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The Ophelia (OPtimise HEalth LIteracy and Access) process : using health literacy alongside grounded and participatory approaches to develop interventions in partnership with marginalised populations

Kolarcik, Peter, Belak, Andrej and Osborne, Richard H 2015, The Ophelia (OPtimise HEalth LIteracy and Access) process : using health literacy alongside grounded and participatory approaches to develop interventions in partnership with marginalised populations, The European health psychologist, vol. 17, no. 6, pp. 297-304.

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Title The Ophelia (OPtimise HEalth LIteracy and Access) process : using health literacy alongside grounded and participatory approaches to develop interventions in partnership with marginalised populations
Author(s) Kolarcik, Peter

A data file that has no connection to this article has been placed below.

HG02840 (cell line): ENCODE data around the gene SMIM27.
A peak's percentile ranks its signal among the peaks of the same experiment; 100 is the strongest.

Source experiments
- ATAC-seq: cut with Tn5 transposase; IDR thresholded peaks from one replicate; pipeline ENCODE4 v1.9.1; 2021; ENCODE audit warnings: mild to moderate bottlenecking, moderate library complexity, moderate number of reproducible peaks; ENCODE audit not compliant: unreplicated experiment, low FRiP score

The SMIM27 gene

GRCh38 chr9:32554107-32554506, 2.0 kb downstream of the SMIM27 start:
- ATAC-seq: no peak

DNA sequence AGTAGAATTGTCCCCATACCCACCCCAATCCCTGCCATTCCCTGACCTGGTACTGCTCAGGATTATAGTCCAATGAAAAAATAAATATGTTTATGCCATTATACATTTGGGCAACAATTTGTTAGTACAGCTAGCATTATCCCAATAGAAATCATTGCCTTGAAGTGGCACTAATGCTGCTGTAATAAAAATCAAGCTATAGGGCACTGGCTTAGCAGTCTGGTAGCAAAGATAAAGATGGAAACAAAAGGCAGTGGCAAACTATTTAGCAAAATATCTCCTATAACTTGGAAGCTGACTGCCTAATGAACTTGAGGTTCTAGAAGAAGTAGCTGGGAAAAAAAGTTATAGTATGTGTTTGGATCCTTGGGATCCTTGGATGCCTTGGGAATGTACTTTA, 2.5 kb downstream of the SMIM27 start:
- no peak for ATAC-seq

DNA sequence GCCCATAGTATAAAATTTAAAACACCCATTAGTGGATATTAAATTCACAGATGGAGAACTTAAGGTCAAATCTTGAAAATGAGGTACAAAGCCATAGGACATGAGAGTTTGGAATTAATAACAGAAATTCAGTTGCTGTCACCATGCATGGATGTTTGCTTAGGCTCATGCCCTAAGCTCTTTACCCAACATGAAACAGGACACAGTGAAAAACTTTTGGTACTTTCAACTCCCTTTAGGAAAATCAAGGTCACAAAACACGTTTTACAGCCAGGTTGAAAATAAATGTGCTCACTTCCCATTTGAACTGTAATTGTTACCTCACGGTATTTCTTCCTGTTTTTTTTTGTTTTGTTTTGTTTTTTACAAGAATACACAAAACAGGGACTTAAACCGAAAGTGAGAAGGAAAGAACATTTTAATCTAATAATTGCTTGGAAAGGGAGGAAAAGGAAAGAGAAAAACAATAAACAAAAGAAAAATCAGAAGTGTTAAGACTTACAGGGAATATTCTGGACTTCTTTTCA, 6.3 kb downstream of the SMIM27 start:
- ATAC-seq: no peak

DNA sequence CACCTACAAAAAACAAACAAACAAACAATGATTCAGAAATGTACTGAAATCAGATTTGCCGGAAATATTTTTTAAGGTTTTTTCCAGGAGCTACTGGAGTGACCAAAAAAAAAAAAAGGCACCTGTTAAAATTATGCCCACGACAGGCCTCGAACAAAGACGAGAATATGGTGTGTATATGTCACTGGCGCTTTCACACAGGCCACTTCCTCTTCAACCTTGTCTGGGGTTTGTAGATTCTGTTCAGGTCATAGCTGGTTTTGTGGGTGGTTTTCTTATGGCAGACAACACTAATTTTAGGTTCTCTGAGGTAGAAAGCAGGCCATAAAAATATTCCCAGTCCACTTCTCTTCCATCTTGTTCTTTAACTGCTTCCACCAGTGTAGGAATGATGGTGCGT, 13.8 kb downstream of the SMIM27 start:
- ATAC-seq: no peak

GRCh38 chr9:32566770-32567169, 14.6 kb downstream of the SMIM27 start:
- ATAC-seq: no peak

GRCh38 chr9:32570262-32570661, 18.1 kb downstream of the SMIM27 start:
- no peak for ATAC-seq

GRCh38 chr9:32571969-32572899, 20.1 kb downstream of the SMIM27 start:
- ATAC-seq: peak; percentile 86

Belak, Andrej
Osborne, Richard H
Journal name The European health psychologist
Volume number 17
Issue number 6
Start page 297
End page 304
Total pages 8
Publisher European Health Psychology Society
Place of publication Tilburg, The Netherlands
Publication date 2015-12
ISSN 2225-6962
Summary This paper seeks to explore the potential of a newly developed, grounded and participatory approach to development of health-literacy and health-care access interventions for equity – the Ophelia (OPtimising HEalth LIteracy and Access) process (Batterham et al., 2014). The methodology involves undertaking a needs assessment of the target population using intensive qualitative and quantitative methods, developing vignettes of key sub-groups within the population based on their health literacy profile of strengths and weaknesses, and then engaging with frontline practitioners and community membersin developing realistic solutions (Batterham et al., 2014).
Language eng
Field of Research 119999 Medical and Health Sciences not elsewhere classified
Socio Economic Objective 929999 Health not elsewhere classified
HERDC Research category C3 Non-refereed articles in a professional journal
Copyright notice ©2015, European Health Psychology Society
Persistent URL http://hdl.handle.net/10536/DRO/DU:30080635

Document type: Journal Article
Collection: School of Health and Social Development
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